Alrighty, folks! We’re at the stage where we put our jars into the Nesco canner. I’ve got eight cups of hot water ready, heated while I was cooking the mushrooms and broth. Plus, I’m adding the vinegar that I used to wipe the rims. It helps prevent any hard mineral deposits from sticking onto the jars. No worries if you forget this step—it’s not the end of the world, I promise! Having said that, if you have hard water like I do, your jars will end up looking dingy so do add the vinegar to the water if you can.
This recipe made four quarts, which is the maximum capacity the Nesco can handle. Once you put the jars in, close the lid, and turn it until it’s in the closed position.
Start with the Pressure Valve in the Exhaust Position
Note that even though this is a pressure canning recipe, you’ll start by placing the valve on your Nesco canner in the exhaust position.
Initiating the Canning Process
This is a pressure canning recipe. So, select ‘high’, and for quarts, then set the timer for 90 minutes (75 minutes for pints). Once you hit start, it’ll display a digital chase. When it reaches the correct pressure, it’ll show E10 on the display and start counting down.
During this time, it’s perfectly normal for the canner to make quite a racket, as the steam escapes from the pressure valve.
Switch the Pressure Valve to Airtight
Once the display on the canner counts down from E10 to E0, switch the valve to airtight. You’ll notice the sound of air escaping stops. That’s one way that it will be obvious to you that you’ve moved the valve into the airtight position.
It’ll stay at E0 for a bit while the right amount of pressure builds up. Unlike stovetop canners where you have to guess when it’s ready, the Nesco will automatically show 90 minutes and start counting down when the pressure is right.
After a little bit of E0 blinking and some digital chasing, it’ll beep and display 90 minutes—that’s our set time. However, don’t get too excited—it will take around 3 hours before you can remove the jars from the canner.
Allow the Pressure to Come Down Naturally
After 90 minutes, the timer on the display will count down to 0. At this point, unplug the canner – and wait. Don’t attempt to open the lid of the canner for at least 60 minutes. This time isn’t wasted time. It’s an important part of the canner process, so don’t do anything to hurry it along. I’ve found that when I pressure can quarts, it takes about 90 minutes for the pressure to come all the way down so I can open the lid.
Because of that, expect your jars to be in the canner for at least 3 hours, counting the time that it takes for the canner to come up to pressure, the processing time, and the cool down time.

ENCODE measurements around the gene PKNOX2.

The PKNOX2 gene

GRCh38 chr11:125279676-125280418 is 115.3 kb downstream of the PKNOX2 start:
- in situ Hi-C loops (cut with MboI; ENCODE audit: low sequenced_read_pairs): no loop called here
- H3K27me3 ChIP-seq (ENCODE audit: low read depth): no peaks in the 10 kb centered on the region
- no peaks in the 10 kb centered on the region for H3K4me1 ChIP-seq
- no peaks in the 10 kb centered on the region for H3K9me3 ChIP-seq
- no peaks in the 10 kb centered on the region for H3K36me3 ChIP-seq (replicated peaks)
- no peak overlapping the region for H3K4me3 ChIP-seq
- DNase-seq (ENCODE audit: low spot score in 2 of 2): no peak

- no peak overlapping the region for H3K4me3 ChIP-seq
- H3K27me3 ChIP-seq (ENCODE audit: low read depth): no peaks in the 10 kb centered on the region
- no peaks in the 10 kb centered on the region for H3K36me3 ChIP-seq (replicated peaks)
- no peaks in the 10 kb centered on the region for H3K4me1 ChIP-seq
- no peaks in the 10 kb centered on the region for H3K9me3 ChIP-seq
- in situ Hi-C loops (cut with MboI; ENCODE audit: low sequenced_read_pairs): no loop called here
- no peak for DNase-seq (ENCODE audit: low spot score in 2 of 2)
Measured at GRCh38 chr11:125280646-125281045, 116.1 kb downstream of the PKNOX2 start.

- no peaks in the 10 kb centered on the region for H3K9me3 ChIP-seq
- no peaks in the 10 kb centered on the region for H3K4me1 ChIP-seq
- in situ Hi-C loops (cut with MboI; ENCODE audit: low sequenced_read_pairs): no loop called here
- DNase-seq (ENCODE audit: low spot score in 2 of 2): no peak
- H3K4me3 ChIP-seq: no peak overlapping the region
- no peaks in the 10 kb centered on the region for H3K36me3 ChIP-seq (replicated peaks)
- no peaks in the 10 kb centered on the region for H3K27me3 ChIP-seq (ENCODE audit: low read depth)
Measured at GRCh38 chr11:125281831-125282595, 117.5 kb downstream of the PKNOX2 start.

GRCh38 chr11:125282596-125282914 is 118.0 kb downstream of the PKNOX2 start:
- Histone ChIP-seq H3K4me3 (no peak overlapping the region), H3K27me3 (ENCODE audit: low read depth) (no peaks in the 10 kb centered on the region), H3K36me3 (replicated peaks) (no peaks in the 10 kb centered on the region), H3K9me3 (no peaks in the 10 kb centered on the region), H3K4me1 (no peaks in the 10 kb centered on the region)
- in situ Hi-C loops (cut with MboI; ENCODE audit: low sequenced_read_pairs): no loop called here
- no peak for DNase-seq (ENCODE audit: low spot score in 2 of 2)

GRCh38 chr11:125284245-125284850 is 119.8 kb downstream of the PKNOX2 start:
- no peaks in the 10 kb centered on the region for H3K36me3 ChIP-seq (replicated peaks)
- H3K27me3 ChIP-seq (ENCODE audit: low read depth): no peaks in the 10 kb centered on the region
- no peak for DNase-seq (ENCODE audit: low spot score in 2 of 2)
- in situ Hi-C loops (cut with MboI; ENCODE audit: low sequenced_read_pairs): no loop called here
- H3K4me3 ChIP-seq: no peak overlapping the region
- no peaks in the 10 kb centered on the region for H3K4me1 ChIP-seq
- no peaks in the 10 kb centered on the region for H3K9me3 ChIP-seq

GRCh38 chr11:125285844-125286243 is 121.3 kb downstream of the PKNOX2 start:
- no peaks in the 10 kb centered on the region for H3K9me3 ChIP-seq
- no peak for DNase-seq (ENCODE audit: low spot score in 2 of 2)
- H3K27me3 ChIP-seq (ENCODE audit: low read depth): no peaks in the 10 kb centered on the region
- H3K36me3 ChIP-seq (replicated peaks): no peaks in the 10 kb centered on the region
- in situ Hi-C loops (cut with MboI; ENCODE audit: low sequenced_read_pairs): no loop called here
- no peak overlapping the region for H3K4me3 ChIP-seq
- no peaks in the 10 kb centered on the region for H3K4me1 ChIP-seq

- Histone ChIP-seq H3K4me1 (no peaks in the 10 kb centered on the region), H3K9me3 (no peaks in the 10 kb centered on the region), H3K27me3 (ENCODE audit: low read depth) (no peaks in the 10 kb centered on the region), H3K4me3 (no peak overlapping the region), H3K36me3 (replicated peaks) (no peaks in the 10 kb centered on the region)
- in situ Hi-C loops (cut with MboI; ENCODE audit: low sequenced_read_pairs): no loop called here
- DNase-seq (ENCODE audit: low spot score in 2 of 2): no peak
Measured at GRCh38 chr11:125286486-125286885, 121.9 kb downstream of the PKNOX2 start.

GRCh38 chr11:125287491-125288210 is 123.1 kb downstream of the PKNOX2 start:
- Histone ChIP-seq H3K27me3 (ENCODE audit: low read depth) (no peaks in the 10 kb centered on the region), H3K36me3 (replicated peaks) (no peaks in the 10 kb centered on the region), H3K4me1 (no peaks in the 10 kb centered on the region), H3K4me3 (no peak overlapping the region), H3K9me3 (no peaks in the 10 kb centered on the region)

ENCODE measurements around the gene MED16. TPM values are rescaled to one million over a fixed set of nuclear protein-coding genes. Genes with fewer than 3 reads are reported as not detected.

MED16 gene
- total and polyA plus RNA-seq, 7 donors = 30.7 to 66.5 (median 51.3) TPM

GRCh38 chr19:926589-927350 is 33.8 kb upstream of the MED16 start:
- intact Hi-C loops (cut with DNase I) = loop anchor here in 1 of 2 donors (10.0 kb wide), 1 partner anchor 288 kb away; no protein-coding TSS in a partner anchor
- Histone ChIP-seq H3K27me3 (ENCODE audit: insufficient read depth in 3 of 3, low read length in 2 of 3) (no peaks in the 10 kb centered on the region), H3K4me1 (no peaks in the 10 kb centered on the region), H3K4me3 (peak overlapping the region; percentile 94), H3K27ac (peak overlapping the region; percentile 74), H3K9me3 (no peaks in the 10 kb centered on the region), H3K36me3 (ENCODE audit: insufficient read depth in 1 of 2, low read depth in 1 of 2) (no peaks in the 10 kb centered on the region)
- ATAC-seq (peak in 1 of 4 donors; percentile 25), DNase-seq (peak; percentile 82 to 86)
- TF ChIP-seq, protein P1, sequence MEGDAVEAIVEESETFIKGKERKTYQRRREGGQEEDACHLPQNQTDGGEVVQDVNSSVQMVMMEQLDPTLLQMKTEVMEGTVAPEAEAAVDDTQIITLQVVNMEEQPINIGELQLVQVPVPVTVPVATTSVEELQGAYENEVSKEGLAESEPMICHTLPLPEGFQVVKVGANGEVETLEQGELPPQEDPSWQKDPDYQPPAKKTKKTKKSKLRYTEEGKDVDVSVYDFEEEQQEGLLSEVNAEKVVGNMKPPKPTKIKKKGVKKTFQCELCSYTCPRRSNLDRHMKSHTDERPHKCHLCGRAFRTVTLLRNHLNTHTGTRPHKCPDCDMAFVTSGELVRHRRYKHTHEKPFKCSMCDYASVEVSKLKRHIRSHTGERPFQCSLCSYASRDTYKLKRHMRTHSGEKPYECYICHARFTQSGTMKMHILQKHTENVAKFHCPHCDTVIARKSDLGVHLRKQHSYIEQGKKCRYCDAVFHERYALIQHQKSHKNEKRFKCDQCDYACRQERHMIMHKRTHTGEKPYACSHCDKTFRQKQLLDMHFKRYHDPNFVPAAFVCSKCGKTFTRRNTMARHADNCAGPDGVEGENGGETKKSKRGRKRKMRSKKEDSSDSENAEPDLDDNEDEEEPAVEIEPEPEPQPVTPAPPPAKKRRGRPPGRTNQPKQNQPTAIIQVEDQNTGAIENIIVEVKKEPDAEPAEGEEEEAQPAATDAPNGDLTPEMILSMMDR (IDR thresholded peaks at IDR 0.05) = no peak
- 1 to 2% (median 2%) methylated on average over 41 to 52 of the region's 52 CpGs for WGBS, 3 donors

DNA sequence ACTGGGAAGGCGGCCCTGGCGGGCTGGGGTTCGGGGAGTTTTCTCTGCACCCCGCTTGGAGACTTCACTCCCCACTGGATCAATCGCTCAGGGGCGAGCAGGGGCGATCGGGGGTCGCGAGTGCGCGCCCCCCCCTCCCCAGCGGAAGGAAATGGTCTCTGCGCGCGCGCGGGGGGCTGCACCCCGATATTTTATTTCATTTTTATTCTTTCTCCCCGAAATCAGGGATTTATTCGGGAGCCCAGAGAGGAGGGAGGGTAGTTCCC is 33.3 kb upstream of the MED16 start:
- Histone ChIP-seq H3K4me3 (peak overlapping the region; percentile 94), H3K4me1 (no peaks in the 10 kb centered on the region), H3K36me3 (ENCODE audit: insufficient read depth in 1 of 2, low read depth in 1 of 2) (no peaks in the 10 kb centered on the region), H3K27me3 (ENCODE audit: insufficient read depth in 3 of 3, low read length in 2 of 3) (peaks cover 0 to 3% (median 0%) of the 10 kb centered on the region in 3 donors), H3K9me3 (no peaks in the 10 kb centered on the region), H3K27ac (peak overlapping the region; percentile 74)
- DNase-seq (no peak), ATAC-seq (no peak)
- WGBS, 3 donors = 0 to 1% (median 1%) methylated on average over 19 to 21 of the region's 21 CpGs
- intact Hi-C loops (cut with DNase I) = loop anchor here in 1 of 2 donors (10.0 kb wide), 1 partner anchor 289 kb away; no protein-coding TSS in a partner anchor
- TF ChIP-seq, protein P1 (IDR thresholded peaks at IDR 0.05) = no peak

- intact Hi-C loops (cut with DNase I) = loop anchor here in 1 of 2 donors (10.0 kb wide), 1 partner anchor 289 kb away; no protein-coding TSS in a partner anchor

Pressure canning takes time, and patience is key. Don’t rush the process.
The Big Reveal: Home Canned Mushroom Chicken in Garlic Sauce
Alright, folks! We’re finally at the stage where we get to see our finished product. After 90 minutes of processing and another 90 minutes for the pressure to come down, I was finally able to open the lid. Let’s take those jars out and see how it all turned out.
Oh, it looks good! I wish you could see it as clearly as I can right now. From what I can tell, everything seems to have sealed perfectly, and there doesn’t appear to be any siphoning. Excellent!
Now, patience is still key here. Generally speaking, you want to wait at least 12 hours, but no more than 24 hours before you check to see if the lids sealed.
In my case, I wanted to serve one of the jars of mushroom chicken in garlic sauce for lunch, in part so that I could show you how to prepare the finished product to serve, and in part because I can’t wait to try it!
So, in my case, I waited just five or ten minutes before opening ONE of the jars.
Preparing Home-Canned Mushroom Chicken in Garlic Sauce
This canning recipe may be called, “Mushroom Chicken in Garlic Sauce,” but as is the case with many canning recipes, when it comes out of the canner, it’s more like soup than sauce.
The thing is, you can’t add thickening agents to food you are canning. (The one exception to this is Clear Jel (Amazon), but that’s only for thickening pie filling.)
What I plan to do is make a gravy-like mixture with the liquid and add the chicken and mushrooms to it. This way, it doesn’t end up too soupy—perfect for pouring over mashed potatoes, rice, or pasta.
Making the Gravy
To make the gravy, I melted a tablespoon of butter and added a tablespoon of flour. If you’ve ever made gravy before, this process will be familiar. Whisk the flour into the butter, and cook and stir it for a minute or two, just long enough to get rid of the raw flour taste.
Next, I slowly poured in the broth I drained from the jar, continuously whisking to avoid lumps. Now, the original recipe called for a quarter cup of heavy cream, but I didn’t want to buy a whole carton just to use a little bit. So, I’ve substituted it for about 2 ounces of cream cheese. I put that into the hot broth mixture.
Once the cream cheese melted, I added in the mushrooms and chicken, and let it simmer until it thickened a bit more.
Final Thoughts on Home Canned Mushroom Chicken in Garlic Sauce
I think it turned out great. I followed the instructions closely, except for par cooking the chicken and substituting cream cheese for heavy cream. In retrospect, using two tablespoons each of butter and flour might have been better for making the gravy for this amount of liquid, but it will thicken with a bit more cooking. Plus, I didn’t want it super thick for putting over the potatoes, but it was a bit thinner than typical gravy.
I’ve given it a quick taste test, and it’s really good! The flavor is fantastic, and I definitely plan to make this again. It’s a recipe I’m happy to add to our rotation.
So there you have it, folks! A delicious Mushroom Chicken in Garlic Sauce, canned to perfection. I hope you’ll give it a try. Trust me, you won’t regret it. Happy canning in your Nesco or Carey Canner, both available on Amazon.